Who can you trust to hold up our journalistic standards?
So, it’s OK to verbal someone so long as you don’t put the words into
inverted commas?

Apparently that’s the best defence Greg Sheridan can come up with almost two
weeks after Crikey exposed his shameful misrepresentation of an on-air
conversation with Radio National’s Sandy McCutcheon in his March 18 column.

Read Sheridan’s defence at the bottom of his column.

Even worse for a journalist, Sheridan went on to break an “off the record”
agreement he had with McCutcheon’s producer (it was all off the record Greg)
and then seriously misrepresented that exchange – at no time was any
concesssion made that McCutchon had erred as Sheridan reports in his column
this morning.

Sheridan brought this all on his own head, and by his stubborn refusal to
apologise for what might have been dismissed as nothing more than a
regrettable error, is fast shredding whatever credibility he has outside the
loyal circle of neo-con true believers who read his column.

This incident stands in stark contrast to editorial standards being applied
on the other side of the Pacific, where the New York Times has annouced a
new policy to deal with factual errors on its opinion page.

It was put together by editorial page editor Gail Collins and annouced by
public editor Daniel Okrent in his latest column – read it here.

In her policy, Collins makes it clear that columnists must be allowed the
freedom of their opinions, but insists that they “are obviously required to
be factually accurate. If one of them makes an error, he or she is expected
to promptly correct it in the column.”

Under the policy, corrections are to be placed at the end of a subsequent
column, “to maximize the chance that they will be seen by all their readers,

In short it means that opinion columnists are to be “subject to the same
corrections policy that governs the work of every other writer at The

All well and good, so why are similar policies not applied by Australia’s
leading broadsheets? Certainly they are not at The Australian as proved by
the Greg Sheridan verballing incident.

On Monday night Media Watch joined the criticism of Sheridan who, after
putting his own words into the mouth of McCutcheon, went on to attack Robert
Manne and Lateline’s Tony Jones in an attempt to make his case that
Australia’s liberal elite lack curiousity about the motivations of al Qaeda.

Before Media Watch took up the case, Sheridan had been taken to task on
substantial issues in the column by Crikey, Manne, Jones and ATB executive
producer Gerald Tooth. At last count, that left one “the” and two full
stops in the column that have not been called into question, making it one
of the most comprehensively bollocked columns of recent times.

We now know that Sheridan will not do the right thing, and is attempting to
brazen it out, but what of his page editor Tom Switzer. In the US,
journalist are regularly sacked for fabrication, most notoriously Jayson
Blair (NY Times) Stephen Glass (of the movie fame) and in recent days Jack
Kelly of US Today.

Only Sheridan’s harshest critic would argue that this is a sacking offence,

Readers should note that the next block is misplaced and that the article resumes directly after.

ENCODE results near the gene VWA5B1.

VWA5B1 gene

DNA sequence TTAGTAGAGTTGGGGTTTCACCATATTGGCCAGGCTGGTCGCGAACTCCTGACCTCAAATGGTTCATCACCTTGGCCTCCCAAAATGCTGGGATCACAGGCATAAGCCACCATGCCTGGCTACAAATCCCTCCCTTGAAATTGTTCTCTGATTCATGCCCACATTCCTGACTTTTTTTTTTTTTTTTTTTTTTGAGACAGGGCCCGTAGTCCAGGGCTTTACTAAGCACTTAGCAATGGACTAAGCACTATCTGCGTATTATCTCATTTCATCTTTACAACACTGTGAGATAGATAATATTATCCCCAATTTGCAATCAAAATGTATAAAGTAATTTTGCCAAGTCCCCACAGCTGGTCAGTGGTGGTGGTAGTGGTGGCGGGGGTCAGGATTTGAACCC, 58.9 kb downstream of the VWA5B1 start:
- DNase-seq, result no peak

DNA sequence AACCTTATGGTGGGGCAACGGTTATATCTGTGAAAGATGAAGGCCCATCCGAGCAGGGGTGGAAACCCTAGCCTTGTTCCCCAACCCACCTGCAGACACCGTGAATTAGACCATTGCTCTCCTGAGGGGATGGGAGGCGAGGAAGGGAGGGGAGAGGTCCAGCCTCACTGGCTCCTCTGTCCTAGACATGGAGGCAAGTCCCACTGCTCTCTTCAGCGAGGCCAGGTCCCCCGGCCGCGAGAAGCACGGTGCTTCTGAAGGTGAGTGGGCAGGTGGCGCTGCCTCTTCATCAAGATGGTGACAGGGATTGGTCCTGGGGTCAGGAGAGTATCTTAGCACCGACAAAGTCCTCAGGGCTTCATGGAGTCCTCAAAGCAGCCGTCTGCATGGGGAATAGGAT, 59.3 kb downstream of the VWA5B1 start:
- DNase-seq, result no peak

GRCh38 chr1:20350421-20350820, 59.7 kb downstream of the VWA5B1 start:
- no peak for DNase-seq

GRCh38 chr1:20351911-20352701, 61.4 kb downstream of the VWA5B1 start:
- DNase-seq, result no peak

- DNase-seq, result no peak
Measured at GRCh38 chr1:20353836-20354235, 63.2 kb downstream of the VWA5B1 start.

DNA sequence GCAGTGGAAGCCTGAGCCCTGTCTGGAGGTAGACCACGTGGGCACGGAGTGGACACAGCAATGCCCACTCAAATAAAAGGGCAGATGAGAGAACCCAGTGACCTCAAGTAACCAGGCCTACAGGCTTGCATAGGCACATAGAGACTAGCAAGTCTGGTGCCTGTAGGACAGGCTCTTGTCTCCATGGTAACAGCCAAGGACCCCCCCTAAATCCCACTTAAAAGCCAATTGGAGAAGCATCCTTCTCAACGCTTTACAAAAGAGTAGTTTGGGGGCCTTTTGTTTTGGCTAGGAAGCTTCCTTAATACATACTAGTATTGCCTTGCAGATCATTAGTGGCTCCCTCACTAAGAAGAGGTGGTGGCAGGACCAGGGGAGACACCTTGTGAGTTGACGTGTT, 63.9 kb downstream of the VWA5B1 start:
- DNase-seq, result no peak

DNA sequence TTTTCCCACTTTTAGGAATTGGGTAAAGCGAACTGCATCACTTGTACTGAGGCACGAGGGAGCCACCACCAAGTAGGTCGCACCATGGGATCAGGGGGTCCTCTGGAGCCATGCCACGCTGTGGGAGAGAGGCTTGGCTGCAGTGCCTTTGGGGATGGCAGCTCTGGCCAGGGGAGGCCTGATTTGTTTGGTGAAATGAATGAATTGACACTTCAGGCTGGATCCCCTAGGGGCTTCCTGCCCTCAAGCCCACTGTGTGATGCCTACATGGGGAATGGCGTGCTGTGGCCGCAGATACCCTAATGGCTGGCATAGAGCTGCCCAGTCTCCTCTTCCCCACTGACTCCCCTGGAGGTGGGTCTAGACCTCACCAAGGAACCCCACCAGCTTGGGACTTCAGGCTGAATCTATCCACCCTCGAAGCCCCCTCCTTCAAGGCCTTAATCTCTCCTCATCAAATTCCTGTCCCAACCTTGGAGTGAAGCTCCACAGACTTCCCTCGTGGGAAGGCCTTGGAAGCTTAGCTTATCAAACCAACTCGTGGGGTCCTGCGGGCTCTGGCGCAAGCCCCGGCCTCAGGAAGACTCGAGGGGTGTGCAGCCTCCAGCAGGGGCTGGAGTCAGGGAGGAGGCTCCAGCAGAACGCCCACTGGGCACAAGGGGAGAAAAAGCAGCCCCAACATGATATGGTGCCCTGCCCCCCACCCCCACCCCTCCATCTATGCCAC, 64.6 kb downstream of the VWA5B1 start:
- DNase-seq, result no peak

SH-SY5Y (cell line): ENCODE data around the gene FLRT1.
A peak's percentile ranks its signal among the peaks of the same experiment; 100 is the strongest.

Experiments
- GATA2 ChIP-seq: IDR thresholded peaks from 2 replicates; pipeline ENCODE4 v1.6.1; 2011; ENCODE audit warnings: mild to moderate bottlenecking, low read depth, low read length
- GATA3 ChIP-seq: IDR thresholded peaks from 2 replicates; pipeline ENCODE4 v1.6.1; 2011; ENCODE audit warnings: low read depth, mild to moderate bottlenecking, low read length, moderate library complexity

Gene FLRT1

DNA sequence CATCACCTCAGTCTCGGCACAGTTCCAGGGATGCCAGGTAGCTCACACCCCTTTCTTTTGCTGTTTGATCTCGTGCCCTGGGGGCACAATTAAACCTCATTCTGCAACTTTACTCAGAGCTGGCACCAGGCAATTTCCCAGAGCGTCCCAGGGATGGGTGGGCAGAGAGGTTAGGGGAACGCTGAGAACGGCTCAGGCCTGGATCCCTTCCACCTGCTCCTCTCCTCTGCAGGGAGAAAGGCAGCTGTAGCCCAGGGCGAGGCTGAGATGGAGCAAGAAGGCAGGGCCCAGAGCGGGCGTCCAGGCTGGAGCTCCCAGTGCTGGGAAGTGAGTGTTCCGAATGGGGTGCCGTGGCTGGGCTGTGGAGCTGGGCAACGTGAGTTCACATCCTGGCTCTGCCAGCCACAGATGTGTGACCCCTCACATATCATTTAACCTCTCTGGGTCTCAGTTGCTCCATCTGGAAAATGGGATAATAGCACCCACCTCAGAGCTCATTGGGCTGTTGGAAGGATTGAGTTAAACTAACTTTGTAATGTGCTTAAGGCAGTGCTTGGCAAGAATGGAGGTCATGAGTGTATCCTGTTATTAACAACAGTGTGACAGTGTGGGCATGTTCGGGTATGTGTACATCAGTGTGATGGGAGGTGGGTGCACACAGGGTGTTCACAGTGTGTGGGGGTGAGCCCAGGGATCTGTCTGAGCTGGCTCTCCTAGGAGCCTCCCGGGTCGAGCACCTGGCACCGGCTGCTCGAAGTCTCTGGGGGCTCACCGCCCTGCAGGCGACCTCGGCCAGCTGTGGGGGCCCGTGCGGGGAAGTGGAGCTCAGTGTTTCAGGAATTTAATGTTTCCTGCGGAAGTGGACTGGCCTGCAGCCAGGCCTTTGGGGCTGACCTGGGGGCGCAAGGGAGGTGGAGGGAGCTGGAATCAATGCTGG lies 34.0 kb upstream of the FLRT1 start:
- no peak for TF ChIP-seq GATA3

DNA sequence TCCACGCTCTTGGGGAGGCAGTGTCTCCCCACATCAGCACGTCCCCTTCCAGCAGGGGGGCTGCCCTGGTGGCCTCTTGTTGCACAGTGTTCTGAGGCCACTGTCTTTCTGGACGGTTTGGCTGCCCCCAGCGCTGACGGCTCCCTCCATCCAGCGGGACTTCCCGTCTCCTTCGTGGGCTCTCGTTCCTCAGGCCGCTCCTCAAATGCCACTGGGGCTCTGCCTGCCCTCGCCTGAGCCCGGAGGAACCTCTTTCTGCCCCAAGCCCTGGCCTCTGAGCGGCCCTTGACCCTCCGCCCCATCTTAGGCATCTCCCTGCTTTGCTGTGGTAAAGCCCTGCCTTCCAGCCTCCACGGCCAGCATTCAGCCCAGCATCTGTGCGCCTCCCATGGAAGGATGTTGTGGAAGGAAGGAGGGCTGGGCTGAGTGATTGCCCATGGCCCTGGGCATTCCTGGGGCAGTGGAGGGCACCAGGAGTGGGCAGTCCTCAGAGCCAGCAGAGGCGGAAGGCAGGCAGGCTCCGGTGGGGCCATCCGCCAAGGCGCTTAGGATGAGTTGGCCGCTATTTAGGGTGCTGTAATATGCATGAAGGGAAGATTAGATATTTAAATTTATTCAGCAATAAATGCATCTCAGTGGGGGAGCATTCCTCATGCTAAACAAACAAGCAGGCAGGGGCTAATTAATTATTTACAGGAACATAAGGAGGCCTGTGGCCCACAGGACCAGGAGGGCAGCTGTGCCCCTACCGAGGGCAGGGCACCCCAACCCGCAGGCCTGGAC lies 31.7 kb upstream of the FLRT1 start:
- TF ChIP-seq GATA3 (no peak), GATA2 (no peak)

but serious issue of journalistic standards are at stake here, not just for
the man himself, but for his newspaper.

Over to you Tom?

Subscriber feedback:

Hello Colin Columnist

I have no history in this affair, only coming across it in today’s
crikey email, and have not much knowledge about whether the critics are
right or not. Nor do I particularly care whether a left or right
perspective is the ‘correct’ one.

However, there appears to be a certain amount of fixation on the
‘letter of what was said’ rather than the ‘spirit of what was said’, in
the criticism being put forward. I base this purely on the Media
Watch transcript – which (to my ignorant mind) appears to support
Sheridan’s general line of argument – if not the actual words used.

From the transcript on the Media Watch site, McCutcheon effectively
said that he didn’t agree (and didn’t know of anyone else who would
agree) that the war was over and had moved into peacekeeping
mode. I gather this was in response to Sheridan’s claim that
Spanish troops had only moved in during the peacekeeping phase.

It seems clear that McCutcheon dismissed Sheridan’s statement – and
without a huge amount of tact. Was McCutcheon’s tone ridiculing
in nature? I don’t know – didn’t hear it – but that could easily
explain the ‘ridiculous’ statement.

Best regards and keep the columns going.


Right-wing commentators are not always right

Greg Sheridan’s inaccurate verballing of anyone who disagrees with his
views is typical of The Australian’s foreign affairs reporting today.

It has ceased to be a useful medium for accurate and intelligent
discourse and has become instead a wholly self-indulgent, routinely
biased and far-right of centre Op-ed column, which simply offers him a
chance to promote his invariably flawed views without any balance of
left, centre or centre-right opinion beyond his unseemly infatuation
with the odious Bush Administration.

It is hard to see how repeated attacks on those he sees as his
ideological opponents and promotion of now discredited (and always
dubious) neo-conservative dogma (such as the idiotic doctrine of pre-
emptive warfare), fulfils the expectations we have for Australia’s
national daily broadsheet, or is even worth the precious seconds spent
reading such drivel.

Manly, NSW